What I am trying to say is that you are under a lot of stress and at your wits end. You have done so much for your husband. Please reach out and try to get more help and take care of yourself. Is nursing home placement an option? I certainly don't have the answers, but I believe you will find your own answers.

Best regards,
Kitty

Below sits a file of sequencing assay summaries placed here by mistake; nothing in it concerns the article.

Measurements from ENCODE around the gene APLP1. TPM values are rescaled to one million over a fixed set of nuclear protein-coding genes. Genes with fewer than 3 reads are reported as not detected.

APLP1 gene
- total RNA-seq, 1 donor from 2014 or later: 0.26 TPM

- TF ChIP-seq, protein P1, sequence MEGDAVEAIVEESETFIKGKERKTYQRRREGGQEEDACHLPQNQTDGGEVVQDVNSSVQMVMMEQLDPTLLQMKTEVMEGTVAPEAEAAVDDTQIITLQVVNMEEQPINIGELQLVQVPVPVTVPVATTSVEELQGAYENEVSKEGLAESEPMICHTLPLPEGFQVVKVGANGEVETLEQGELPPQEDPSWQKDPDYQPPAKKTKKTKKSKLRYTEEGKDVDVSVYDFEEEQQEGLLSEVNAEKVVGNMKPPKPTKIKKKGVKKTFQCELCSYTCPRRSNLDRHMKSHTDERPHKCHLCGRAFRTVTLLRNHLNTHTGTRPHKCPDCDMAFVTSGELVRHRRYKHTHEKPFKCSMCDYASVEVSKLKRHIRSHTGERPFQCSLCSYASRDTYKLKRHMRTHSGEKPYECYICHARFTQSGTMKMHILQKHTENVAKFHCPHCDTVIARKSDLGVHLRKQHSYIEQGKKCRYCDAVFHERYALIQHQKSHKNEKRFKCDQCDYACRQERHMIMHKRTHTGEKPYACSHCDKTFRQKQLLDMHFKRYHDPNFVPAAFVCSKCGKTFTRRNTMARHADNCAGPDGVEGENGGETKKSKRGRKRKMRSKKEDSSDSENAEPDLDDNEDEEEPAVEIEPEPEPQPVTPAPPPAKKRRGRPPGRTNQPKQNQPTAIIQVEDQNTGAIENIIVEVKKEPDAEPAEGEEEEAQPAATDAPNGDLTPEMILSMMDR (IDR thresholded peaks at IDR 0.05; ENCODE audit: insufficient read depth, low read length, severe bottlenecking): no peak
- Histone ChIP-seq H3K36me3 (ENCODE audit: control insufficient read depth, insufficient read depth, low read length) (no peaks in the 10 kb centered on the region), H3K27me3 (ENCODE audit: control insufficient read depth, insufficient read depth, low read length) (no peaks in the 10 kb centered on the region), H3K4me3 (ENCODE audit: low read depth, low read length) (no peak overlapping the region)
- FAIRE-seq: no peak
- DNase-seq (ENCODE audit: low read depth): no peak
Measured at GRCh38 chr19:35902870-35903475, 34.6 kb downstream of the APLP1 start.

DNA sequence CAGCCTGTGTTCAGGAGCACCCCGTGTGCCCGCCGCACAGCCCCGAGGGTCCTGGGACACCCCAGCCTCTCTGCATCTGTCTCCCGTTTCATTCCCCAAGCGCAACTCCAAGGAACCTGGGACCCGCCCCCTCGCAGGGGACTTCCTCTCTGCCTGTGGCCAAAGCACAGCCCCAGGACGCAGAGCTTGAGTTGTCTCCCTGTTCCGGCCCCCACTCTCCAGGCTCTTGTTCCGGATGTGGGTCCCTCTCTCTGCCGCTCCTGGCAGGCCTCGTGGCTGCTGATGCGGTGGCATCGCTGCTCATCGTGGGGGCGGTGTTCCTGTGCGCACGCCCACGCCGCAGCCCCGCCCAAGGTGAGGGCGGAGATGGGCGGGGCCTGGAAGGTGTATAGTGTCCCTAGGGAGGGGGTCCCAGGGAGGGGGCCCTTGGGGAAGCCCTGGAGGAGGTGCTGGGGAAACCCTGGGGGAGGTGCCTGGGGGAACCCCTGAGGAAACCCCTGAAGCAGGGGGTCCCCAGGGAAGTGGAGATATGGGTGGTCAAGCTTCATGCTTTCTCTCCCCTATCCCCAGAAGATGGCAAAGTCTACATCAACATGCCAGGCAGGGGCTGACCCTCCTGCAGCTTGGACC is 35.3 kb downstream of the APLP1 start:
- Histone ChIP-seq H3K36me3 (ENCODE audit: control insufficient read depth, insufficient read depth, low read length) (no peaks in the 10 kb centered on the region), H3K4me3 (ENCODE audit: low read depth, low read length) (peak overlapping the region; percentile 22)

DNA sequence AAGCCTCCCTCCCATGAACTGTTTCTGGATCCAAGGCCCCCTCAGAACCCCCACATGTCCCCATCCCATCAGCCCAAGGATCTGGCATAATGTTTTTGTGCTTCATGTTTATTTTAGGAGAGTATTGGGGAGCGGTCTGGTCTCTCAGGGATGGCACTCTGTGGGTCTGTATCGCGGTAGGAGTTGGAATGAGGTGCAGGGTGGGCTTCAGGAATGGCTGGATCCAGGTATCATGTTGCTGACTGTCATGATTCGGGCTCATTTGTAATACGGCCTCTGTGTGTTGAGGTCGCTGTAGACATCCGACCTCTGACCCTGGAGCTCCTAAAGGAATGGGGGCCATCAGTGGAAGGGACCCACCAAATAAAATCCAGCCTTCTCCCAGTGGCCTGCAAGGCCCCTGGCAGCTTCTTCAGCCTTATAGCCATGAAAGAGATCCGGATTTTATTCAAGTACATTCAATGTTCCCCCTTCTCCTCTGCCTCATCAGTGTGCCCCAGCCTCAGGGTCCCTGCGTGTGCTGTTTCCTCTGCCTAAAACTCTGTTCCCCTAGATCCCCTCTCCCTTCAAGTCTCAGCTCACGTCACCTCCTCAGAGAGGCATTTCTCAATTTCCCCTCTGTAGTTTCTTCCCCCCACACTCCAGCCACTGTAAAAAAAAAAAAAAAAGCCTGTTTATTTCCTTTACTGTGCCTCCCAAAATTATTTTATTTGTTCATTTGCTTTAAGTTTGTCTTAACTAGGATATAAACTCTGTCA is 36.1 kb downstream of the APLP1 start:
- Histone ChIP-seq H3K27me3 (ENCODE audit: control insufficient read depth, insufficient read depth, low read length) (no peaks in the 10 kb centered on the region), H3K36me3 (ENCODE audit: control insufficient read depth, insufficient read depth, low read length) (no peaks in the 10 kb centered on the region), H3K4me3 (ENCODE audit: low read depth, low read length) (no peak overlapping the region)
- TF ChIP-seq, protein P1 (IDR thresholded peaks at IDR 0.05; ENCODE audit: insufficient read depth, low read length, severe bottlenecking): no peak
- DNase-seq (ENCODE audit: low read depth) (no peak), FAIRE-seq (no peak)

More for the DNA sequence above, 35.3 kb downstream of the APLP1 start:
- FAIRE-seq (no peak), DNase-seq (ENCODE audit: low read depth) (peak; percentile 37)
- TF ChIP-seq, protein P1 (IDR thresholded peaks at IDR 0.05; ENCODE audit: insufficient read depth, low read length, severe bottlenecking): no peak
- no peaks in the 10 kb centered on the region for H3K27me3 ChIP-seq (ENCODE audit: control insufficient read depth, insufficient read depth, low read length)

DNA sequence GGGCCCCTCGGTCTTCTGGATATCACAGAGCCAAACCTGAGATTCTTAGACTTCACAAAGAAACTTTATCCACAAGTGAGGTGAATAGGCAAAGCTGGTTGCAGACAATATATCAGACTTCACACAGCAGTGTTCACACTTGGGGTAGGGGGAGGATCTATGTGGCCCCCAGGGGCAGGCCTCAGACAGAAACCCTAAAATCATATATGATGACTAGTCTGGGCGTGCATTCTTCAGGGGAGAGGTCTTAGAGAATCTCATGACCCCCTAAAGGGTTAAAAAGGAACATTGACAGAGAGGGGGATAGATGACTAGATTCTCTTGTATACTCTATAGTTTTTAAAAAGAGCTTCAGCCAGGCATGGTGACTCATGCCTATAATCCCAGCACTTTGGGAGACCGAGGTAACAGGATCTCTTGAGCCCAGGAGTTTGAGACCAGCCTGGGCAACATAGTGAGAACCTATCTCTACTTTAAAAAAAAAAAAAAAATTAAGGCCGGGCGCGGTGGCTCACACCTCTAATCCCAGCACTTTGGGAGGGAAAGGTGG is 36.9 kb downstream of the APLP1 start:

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Thanks Jaye, No I do not force him to eat. When he shakes his head no I stop and ask him if he wants a drink. Maybe I will get an answer and maybe not. He never said anything about a feeding tube and that I will not do. I wouldn't do it because he is in the last stages of AD. So what would be the point. I have tried all kinds of drinks, coffee, tea, jucies, shakes, vit. drinks. The drinks with vitamins give him the runs. Ice cream, puddings and jello. Its AD that tells your body it is full. That is the reason he doesn't want to eat. Just remember he is in the last stages of AD. This is what happens. I have talked with the doctor about it.